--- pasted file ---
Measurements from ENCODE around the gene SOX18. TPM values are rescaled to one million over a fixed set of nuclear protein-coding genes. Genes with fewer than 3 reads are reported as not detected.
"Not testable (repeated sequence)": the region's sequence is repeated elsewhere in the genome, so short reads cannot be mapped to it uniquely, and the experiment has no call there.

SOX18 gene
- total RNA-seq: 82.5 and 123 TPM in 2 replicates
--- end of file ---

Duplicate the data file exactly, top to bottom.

Measurements from ENCODE around the gene SOX18. TPM values are rescaled to one million over a fixed set of nuclear protein-coding genes. Genes with fewer than 3 reads are reported as not detected.
"Not testable (repeated sequence)": the region's sequence is repeated elsewhere in the genome, so short reads cannot be mapped to it uniquely, and the experiment has no call there.

SOX18 gene
- total RNA-seq: 82.5 and 123 TPM in 2 replicates